The original golf course at the Mauna Lani Resort was an 18-hole layout called The Classic, designed by Homer Flint and Raymond Cain, and it was first unveiled to the golfing public at the start of the 1980s.
A decade later, Robin Nelson was called in to split the course in two then add another nine holes to the initial nines, forming the 6,913-yard North and 6,938-yard South layouts, both of which play to a par of 72.
The South is probably the better known of the two courses, thanks to it hosting the televised Senior Skins Game between 1990 and 2000, an event that Raymond Floyd managed to win five years running from 1994.
The North requires a little more shot-making skills as it winds around the private properties on the resort, playing through stands of kiawe trees and black lava formations, where feral goats help to crop the native grasses alongside the fairways.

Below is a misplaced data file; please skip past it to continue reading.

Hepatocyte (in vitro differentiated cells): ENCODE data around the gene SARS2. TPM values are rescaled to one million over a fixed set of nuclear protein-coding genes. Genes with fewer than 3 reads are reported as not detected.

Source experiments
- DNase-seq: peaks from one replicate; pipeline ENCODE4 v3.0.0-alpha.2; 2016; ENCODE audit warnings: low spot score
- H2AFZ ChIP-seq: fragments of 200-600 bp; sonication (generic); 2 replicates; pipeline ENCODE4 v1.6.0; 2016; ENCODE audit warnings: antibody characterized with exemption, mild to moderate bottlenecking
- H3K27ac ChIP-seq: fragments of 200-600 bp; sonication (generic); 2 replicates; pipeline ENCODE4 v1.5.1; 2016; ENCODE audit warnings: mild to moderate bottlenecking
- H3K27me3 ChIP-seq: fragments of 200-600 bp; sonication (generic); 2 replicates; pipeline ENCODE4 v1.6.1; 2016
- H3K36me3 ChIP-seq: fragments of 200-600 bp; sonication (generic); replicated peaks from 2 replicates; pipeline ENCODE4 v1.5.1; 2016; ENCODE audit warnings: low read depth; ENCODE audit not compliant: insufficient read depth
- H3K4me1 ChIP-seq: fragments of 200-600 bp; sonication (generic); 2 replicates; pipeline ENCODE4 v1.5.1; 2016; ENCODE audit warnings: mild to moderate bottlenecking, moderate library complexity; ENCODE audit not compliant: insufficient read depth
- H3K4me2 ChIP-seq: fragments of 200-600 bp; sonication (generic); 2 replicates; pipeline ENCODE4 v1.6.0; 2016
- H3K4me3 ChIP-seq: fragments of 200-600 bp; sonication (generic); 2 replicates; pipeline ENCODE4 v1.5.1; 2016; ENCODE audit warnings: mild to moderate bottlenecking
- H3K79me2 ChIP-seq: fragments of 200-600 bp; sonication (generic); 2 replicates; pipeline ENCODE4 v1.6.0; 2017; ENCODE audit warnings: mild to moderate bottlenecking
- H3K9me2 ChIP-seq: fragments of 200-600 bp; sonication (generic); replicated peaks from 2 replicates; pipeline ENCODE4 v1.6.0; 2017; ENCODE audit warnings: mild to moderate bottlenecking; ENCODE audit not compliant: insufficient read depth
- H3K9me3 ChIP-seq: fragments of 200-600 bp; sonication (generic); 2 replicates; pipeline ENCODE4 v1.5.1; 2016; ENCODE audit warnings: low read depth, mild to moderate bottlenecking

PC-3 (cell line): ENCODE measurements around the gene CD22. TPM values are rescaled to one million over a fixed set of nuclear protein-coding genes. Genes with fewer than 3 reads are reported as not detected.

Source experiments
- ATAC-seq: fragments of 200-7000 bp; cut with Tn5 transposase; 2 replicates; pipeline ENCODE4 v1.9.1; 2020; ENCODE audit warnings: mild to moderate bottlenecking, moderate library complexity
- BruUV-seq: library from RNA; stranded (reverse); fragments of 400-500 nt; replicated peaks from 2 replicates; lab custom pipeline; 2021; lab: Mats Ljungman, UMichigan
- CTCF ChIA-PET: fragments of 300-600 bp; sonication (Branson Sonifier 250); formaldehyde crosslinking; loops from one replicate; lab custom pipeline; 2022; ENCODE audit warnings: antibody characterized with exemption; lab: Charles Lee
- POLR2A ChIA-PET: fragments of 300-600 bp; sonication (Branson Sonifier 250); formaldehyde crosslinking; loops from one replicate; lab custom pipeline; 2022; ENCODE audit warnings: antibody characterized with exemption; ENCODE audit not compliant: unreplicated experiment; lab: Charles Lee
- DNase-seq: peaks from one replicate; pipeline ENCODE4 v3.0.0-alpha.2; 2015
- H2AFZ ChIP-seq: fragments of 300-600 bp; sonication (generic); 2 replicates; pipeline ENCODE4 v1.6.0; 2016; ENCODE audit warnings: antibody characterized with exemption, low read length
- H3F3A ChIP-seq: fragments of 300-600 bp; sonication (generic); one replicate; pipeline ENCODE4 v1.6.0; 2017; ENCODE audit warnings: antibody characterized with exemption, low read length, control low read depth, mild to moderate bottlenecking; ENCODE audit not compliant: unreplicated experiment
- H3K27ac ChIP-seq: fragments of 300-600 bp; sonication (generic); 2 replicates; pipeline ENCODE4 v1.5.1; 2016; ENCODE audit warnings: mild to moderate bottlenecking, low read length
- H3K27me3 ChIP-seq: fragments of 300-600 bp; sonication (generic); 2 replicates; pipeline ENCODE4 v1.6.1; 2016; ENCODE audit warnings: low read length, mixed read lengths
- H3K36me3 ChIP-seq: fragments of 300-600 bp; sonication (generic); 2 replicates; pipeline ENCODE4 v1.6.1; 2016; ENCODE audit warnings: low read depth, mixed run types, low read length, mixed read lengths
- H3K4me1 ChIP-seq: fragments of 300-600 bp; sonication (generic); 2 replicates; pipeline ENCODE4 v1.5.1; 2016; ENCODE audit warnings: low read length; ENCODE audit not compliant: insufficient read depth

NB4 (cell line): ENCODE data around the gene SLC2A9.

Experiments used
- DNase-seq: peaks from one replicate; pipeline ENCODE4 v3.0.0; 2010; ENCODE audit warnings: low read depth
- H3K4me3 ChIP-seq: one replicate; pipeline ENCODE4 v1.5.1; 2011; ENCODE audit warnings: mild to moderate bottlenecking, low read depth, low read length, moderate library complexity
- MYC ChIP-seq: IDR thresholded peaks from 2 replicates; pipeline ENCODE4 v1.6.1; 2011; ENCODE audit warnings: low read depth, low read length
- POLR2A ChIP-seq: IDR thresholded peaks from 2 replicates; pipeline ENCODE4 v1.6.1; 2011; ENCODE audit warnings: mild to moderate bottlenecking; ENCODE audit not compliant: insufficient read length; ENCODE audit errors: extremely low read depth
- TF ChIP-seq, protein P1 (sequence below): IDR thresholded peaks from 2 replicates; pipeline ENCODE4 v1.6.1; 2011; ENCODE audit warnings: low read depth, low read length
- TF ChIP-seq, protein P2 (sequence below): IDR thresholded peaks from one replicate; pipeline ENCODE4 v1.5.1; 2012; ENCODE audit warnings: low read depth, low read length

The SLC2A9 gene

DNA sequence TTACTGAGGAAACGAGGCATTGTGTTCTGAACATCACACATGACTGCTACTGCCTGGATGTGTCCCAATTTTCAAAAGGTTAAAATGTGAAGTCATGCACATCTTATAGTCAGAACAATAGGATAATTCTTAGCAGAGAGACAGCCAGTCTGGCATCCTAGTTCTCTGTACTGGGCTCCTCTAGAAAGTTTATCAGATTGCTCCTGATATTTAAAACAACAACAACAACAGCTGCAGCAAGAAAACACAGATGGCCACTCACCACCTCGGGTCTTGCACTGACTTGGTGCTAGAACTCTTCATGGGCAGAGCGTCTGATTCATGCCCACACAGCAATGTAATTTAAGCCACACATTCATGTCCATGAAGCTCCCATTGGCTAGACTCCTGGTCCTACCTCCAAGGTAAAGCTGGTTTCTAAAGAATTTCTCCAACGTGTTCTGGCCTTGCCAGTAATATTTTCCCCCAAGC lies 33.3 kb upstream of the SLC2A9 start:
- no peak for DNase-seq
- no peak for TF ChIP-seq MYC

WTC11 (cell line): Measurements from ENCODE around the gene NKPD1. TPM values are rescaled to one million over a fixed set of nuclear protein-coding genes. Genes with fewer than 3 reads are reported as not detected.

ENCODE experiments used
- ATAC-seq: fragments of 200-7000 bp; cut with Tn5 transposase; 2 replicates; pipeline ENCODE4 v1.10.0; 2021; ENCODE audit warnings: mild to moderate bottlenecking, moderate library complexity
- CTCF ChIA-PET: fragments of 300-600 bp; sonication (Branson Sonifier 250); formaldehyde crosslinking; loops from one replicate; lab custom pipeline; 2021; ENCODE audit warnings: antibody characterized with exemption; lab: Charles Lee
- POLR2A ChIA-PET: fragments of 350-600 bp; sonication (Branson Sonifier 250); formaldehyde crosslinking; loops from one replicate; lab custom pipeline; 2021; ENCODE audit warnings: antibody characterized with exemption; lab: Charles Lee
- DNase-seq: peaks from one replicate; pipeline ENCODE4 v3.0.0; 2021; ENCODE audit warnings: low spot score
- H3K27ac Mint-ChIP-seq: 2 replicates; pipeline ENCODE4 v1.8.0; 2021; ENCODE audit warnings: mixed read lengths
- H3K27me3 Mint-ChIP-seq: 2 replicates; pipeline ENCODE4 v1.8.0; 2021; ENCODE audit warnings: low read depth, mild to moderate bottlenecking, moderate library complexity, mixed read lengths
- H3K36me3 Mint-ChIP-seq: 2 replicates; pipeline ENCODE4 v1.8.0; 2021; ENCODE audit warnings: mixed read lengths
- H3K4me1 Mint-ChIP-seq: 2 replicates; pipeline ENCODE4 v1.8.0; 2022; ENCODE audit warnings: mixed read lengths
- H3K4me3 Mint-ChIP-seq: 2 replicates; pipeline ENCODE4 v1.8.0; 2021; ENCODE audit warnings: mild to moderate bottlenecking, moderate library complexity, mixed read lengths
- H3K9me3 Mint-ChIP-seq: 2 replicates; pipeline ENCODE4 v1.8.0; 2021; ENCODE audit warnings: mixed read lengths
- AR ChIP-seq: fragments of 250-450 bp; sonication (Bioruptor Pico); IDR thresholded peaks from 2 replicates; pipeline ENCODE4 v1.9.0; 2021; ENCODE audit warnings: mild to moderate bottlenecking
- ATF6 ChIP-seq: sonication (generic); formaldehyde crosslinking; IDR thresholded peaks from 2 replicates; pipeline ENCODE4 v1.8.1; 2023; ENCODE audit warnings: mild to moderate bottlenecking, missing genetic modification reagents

The four par threes are memorable here but the 132-yard 17th is a cut above the others, played from a series of elevated tees into an amphitheatre-like green at the base of a lava bowl, making this hole a photo opportunity not to be missed.
Great track and a fun course in general. That can be said for both the North and South. If I recall correctly there are some houses that run adjacent to the course on a few of the wholes. But their low profile doesn't take away much from the course. Greens and Fairways are well maintained. Excellent Staff. Would I come back here again? Yep, It's almost heaven, unless you're playing in the summer then bring a towel it gets hot.